Semantic Competence Pull: A Semantics-Based Architecture for Filling Competency Gaps in Organizations

Semantic Competence Pull: A Semantics-Based Architecture for Filling Competency Gaps in Organizations

Ricardo Colomo-Palacios (Universidad Carlos III de Madrid, Spain)
Copyright: © 2009 |Pages: 15
DOI: 10.4018/978-1-60566-066-0.ch015


Despite its considerable growth and development during the last decades, the software industry has had to endure several significant problems and drawbacks which have undoubtedly had negative effects. One of these aspects is the lack of alignment between the curricula offered by Universities and other kinds of education and training centres and the professional profiles demanded by companies and organizations. This problem defines the objective of this work: to provide a set of mechanisms and a solution to allow companies to define and express their competency gaps and, at the same time, allow education centres to analyse those gaps and define the training plans to meet those needs.
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The software industry has become one of the main streams of development all around the world. In Spain, the information technology market generated a volume of 17,716 million € in 2006, which represents an increase of 7.8% with respect to the market volume in 2005 (MITC, 2007). The information services submarket experienced the highest rate of increase at 10.5%, representing 4 975 million €, and the software market sector volume was 1,600 million € (MITC, 2007). Traditionally, the information technology market demonstrated an insufficient number of practitioners due to the increasing demand for information technology professionals. Nowadays, demand continues to be relevant but it has experienced a deceleration accompanied by the appearance of market niches with unstable demand rates. Due to the scarce barriers to entry for practitioners (Joseph, 2005) work teams are formed by people from many different educational backgrounds and with diverse academic levels and training profiles (McConnell, 2003): bachelor and master graduates in Computer Science, graduates in other disciplines, licensed practitioners and undergraduate and unlicensed practitioners. During the 1990s, the demand for IT professionals exceeded the supply of qualified persons for several years (Koong, Liu & Liu, 2002). In 1999, there were 722,158 unfilled IT jobs in the United States. It was predicted that the shortage would grow to about 846,901 jobs by 2002 (Goodwin, 2000). While it is true that the economy has slowed down since the last quarter of 2000, many companies are still hiring persons with critical IT skills while other workers are being laid off (Armour, 2001; Gladwin, 2001).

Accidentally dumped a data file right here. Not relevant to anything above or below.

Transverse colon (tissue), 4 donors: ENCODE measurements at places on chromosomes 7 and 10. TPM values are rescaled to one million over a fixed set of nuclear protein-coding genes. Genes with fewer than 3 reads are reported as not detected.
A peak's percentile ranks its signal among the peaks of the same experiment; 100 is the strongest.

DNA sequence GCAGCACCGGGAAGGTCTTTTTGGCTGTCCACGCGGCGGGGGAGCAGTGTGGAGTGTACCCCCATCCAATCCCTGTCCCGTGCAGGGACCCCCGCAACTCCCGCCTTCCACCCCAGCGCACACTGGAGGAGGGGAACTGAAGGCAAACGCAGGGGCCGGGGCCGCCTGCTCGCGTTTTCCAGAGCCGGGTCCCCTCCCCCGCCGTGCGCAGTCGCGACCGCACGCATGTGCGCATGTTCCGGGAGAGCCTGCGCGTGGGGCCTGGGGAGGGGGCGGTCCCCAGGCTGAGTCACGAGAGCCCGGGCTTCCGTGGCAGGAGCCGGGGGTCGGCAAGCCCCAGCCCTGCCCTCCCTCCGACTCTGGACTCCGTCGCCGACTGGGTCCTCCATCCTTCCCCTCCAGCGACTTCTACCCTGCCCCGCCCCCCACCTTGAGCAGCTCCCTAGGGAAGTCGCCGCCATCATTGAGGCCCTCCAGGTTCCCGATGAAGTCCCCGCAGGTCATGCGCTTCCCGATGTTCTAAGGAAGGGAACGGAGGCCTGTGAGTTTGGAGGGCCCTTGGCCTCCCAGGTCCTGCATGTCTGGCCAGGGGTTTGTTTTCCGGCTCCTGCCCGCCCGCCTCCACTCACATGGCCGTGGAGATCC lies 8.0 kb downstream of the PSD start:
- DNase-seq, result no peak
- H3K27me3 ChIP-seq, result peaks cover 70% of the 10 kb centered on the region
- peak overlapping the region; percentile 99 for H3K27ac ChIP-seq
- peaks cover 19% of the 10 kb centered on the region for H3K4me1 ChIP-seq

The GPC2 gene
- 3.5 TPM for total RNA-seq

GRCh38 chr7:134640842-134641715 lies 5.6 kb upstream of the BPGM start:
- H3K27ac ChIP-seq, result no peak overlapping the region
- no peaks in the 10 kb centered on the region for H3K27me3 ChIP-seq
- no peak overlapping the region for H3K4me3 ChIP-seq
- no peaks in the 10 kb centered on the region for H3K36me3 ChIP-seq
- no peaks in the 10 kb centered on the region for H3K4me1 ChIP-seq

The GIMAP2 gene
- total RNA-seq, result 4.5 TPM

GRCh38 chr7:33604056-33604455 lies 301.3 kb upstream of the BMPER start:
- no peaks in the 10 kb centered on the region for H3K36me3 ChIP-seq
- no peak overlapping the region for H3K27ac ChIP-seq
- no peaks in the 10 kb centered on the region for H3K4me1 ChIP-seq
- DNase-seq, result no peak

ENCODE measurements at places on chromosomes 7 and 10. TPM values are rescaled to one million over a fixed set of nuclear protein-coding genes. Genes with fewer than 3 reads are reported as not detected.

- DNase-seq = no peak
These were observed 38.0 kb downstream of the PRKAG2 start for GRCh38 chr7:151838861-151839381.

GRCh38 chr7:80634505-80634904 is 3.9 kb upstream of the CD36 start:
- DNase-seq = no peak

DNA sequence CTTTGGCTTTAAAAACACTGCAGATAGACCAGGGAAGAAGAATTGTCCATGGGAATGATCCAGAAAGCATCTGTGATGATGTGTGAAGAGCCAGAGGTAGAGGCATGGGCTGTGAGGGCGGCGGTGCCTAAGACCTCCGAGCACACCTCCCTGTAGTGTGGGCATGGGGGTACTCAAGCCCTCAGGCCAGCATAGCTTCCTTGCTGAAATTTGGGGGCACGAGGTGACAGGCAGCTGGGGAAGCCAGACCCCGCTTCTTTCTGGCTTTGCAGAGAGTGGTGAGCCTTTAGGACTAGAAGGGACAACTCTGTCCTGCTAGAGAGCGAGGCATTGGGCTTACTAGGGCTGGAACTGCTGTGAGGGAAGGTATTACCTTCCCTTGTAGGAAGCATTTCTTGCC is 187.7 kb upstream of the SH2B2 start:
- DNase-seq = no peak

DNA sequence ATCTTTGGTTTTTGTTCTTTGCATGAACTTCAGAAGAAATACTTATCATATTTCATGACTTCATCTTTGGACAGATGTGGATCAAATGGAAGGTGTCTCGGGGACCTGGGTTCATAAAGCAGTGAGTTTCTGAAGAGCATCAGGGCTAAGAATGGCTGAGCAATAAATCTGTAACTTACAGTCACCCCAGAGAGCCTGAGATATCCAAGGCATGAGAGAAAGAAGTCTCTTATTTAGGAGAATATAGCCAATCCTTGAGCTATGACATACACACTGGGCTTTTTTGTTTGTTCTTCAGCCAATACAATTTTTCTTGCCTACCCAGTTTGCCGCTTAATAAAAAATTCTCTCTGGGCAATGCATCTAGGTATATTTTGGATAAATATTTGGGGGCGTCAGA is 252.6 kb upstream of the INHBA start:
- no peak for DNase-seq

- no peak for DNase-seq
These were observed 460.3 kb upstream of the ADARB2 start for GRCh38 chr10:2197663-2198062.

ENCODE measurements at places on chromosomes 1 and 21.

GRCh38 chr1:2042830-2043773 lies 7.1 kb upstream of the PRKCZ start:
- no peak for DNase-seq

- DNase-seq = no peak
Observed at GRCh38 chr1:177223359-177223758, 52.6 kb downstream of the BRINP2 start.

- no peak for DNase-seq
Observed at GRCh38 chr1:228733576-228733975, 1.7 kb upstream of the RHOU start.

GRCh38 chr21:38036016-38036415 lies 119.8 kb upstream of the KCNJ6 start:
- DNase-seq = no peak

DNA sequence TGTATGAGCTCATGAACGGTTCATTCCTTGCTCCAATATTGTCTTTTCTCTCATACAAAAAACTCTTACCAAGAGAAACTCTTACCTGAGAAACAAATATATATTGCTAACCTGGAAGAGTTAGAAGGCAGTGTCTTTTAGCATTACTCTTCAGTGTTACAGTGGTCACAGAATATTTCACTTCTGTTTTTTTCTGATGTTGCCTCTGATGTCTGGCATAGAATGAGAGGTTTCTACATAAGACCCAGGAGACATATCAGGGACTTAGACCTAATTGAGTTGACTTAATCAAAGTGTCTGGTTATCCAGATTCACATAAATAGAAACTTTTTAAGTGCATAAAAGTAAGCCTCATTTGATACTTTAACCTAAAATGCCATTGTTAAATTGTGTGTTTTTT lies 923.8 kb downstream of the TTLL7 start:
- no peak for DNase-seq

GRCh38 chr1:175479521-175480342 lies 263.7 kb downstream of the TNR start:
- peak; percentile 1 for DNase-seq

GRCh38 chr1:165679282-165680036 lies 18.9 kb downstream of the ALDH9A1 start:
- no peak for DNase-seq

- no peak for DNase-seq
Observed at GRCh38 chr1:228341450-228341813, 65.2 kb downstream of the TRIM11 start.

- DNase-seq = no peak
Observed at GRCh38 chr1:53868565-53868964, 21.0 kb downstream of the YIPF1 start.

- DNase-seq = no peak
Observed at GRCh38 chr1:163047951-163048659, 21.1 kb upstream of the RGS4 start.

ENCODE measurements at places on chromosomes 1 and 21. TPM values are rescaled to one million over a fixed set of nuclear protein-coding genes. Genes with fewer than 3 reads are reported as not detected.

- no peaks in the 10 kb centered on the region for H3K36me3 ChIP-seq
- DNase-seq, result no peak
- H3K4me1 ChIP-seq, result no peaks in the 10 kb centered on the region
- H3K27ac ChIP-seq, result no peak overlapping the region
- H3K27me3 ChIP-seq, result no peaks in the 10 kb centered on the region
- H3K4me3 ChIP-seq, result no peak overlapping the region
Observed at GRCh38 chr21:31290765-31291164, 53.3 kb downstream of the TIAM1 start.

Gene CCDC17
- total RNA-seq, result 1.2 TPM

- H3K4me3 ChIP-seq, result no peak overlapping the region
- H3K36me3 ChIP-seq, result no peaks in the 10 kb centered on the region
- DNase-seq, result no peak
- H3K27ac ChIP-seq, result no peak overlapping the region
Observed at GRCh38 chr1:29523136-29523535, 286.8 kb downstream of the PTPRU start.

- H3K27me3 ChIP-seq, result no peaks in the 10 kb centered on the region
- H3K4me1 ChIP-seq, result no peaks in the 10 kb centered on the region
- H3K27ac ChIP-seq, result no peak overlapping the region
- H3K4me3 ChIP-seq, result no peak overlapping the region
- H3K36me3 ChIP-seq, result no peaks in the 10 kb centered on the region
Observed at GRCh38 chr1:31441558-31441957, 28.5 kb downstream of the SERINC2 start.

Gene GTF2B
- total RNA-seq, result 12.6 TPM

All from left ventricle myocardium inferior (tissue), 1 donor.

Additionally, the software industry has been characterized by a problem that was first identified at the beginning of the 1970s (Brooks, 1987). This problem is the inability to finish and deliver software products within the established time schedule, and not being able to remain within the planned budget, and was referred to as the ‘software crisis’ (Nauer, 1969). Latter analyses of the problem and the related literature have confirmed the clear difficulty in building software (Brooks, 1987) and have redefined the crisis as a breakdown or a chronic disease (Gibbs, 1994). Several key elements have been established to combat the effects of the crisis (Pressman, 2005): Project, Product, Development process and Personnel. Regarding the latter, human factors, considered by many authors as Peopleware (DeMarco, 1987), are proving as crucial aspects in the field of software development.

Boehm (1981) points out that subsequent to the size of the product, personnel factors have the most important influence on the total effort necessary for the development of a software project, and that personnel characteristics and human resources related activities constitute the most relevant source of opportunities for improving software development (Boehm, 2000). On the same issue, some other authors state that inadequate competence verification of software engineers is one of the principal problems when it comes to carrying out any software development project (McConnell, 2003).

In the information and communications technologies (ICT) field, software is a critical element. Failure rates associated with software projects are really high, and the personnel included in software development teams is one of the most decisive aspects for projects and their deficiencies (Pressman, 2005). The teams should be comprised of practitioners having heterogeneous education and experience (McConnell, 2003) and human resources management systems should be easily able to identify and assess the engineers’ professional training with the objective of improving the workforce’s competence level (Curtis, 2001).

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